The VFR400R – or NC30 as it is known in Honda parlance – is one of the more rare 400cc bikes we post on this site. These machines are coveted for razor sharp handing, decent V-4 power and the killer sound of a gear-driven valve train. The fact that these share a sillhouette (right down to the single-sided swingarm) with the larger RC30 does not hurt one bit!
This example is pretty clean. In fact, it is far cleaner than *most* NC30s I have seen. Like all NC30s, this one is an import; these were never officially brought into the US by Honda. Today’s model looks to have been imported from either Canada or directly from Japan. Under normal circumstances, Japanese imports tend to show oxidation and evidence of weather exposure. This one, however, looks quite good.
From the seller:
Here is a very rare to the U.S. 1993 Honda NC30 never imported to the states. This bike is very nice! The bike has 11,000 kilometers which equals out to about 6,000 miles. It starts easily with the choke and takes a little while to get warm, but once warm this baby is a blast! Idles very nice and runs thru all six gears very nice. The front and rear shocks are tight and nice. The brakes stop on a dime. All the lights and blinkers work perfect. This bike has no leaks and is ready for someones collection or to just ride the rarest Honda 400 crotch rocket in the United States. Please research this bike further to know what a gem it really is. Most of the ones I’ve seen are ragged out and beat up. I only have a bill of sale for this bike and some import paperwork. I usully put the plate from a Honda 600 I have to ride it to shows and bike nights. My buddy has a NC28 and its titled as a Honda vfr. Never tried to go thru the title process so please dont ask advice. NO TITLE just to be clear but the bike is clean and clear.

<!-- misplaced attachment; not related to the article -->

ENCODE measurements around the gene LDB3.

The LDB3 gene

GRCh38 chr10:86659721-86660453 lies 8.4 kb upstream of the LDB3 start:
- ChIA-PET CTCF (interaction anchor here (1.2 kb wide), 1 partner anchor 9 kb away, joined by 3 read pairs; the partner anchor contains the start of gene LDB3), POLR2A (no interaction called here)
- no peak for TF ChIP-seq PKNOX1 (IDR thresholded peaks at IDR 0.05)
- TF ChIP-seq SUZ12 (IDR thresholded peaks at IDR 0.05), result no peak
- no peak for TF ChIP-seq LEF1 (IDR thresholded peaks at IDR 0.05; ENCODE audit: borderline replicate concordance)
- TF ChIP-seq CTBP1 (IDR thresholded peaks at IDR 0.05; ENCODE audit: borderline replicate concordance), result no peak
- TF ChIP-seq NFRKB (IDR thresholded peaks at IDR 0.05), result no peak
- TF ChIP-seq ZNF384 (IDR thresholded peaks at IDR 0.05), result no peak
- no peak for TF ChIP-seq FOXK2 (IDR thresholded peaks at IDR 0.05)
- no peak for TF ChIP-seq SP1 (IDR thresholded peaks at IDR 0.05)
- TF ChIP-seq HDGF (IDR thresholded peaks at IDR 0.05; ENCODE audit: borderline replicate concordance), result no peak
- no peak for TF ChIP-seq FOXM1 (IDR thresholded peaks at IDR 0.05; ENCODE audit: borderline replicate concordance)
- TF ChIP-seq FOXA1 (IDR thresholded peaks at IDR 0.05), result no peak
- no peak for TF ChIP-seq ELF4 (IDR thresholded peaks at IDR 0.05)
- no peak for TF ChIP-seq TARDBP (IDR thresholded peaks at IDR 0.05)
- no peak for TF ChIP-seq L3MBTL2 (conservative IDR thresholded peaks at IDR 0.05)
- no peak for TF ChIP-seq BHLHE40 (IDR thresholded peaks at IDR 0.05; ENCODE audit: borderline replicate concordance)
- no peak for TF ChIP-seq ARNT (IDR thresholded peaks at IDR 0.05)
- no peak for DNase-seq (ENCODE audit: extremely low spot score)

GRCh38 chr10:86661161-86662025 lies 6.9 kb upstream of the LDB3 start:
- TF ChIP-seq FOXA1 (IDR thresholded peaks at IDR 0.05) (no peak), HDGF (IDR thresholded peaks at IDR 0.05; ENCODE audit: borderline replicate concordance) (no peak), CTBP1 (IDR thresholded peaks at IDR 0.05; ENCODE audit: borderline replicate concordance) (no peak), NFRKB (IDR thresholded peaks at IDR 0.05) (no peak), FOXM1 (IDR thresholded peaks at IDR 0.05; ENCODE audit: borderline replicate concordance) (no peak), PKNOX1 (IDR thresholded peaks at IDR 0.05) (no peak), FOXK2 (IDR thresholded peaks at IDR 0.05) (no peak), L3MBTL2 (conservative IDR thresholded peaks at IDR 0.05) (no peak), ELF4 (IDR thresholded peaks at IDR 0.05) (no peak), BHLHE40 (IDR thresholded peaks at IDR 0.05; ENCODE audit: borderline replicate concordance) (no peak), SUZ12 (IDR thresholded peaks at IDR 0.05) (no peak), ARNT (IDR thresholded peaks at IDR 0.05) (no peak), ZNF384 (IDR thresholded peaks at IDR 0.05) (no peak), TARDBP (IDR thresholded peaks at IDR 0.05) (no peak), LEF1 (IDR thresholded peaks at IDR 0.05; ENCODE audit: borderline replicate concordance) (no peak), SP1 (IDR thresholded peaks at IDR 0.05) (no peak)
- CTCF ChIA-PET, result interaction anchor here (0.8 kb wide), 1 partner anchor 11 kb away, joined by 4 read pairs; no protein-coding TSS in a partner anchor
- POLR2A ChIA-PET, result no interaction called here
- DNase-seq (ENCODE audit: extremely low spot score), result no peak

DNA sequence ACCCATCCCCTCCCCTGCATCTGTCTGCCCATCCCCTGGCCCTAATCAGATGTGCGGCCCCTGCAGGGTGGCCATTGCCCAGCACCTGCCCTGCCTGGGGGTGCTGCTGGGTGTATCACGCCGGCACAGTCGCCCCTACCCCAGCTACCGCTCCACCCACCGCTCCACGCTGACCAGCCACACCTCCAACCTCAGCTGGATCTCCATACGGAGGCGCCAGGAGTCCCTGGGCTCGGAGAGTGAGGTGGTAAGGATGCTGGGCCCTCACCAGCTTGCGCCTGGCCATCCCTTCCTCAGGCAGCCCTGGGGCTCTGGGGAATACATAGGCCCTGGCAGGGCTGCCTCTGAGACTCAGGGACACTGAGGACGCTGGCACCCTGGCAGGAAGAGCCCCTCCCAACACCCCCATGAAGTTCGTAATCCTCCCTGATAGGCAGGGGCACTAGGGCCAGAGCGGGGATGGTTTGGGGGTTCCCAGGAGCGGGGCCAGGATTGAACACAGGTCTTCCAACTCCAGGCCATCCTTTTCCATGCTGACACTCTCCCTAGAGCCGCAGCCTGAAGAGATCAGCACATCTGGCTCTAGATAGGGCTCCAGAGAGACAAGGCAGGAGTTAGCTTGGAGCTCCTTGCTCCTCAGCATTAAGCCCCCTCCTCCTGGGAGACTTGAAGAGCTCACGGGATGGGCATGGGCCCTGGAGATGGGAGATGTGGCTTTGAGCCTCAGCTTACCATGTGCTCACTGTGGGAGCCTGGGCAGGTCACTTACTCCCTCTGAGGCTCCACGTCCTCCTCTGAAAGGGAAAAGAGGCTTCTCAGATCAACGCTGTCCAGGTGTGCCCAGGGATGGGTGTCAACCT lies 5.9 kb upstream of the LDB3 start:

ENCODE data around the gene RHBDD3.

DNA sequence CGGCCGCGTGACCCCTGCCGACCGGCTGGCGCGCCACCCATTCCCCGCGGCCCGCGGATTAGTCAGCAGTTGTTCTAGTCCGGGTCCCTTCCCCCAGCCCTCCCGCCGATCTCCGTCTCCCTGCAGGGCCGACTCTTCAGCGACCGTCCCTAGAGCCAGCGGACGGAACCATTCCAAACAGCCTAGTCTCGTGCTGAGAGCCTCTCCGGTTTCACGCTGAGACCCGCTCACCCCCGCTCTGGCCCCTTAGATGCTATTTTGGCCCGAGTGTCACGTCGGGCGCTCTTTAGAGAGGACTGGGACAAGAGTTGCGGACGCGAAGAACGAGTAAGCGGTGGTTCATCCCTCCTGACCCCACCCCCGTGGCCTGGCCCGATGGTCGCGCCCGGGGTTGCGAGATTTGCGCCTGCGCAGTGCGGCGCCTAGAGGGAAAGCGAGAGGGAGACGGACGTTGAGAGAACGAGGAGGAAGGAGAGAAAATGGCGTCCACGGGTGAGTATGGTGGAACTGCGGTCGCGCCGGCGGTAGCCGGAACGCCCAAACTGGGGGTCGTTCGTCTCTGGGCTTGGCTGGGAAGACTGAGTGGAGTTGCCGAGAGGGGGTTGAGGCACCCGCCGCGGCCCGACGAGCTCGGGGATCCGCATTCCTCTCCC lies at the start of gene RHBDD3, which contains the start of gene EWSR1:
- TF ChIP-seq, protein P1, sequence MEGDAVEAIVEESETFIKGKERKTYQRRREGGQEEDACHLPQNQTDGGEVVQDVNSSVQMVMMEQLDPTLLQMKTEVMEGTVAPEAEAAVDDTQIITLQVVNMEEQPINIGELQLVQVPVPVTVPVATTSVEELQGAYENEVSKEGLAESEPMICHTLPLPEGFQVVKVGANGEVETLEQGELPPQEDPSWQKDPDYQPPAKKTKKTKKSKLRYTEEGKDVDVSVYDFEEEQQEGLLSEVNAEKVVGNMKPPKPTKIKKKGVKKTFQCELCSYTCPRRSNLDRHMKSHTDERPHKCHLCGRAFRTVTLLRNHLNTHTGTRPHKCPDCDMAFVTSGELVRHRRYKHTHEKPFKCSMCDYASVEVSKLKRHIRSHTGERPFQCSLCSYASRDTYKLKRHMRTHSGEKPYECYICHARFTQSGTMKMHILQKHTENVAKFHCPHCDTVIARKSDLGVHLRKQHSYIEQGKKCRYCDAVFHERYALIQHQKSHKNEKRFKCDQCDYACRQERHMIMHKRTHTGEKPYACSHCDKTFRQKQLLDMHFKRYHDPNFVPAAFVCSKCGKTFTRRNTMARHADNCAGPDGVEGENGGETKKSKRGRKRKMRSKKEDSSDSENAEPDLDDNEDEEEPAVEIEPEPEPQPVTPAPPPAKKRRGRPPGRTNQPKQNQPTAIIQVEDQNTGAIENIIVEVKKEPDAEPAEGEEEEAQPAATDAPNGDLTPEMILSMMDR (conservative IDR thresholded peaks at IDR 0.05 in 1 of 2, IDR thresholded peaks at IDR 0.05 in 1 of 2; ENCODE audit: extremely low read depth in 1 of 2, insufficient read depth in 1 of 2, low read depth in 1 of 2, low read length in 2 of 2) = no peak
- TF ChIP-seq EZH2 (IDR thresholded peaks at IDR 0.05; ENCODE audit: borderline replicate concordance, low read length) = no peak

The seller points out the good, the bad and the ugly when it comes to rare, grey market import bikes. While they are rare and unique, they also present a special kind of headache when it comes time to try to register it for street use. Depending upon the state and the level of patience with bureaucracy, this might just be a track-only machine for some.
This auction is one right now, and the bidding has been nonexistent. The opening ask of $4,500 is not too far out of whack, but with a reserve in place and a BIN set at $10,000 it appears that the seller has hit the holiday egg nog early. I can only imagine that bidders interested in this machine are scared away by the huge BIN number. Take a look at it here and then let us know what you think. What should a clean NC30 without title run these days?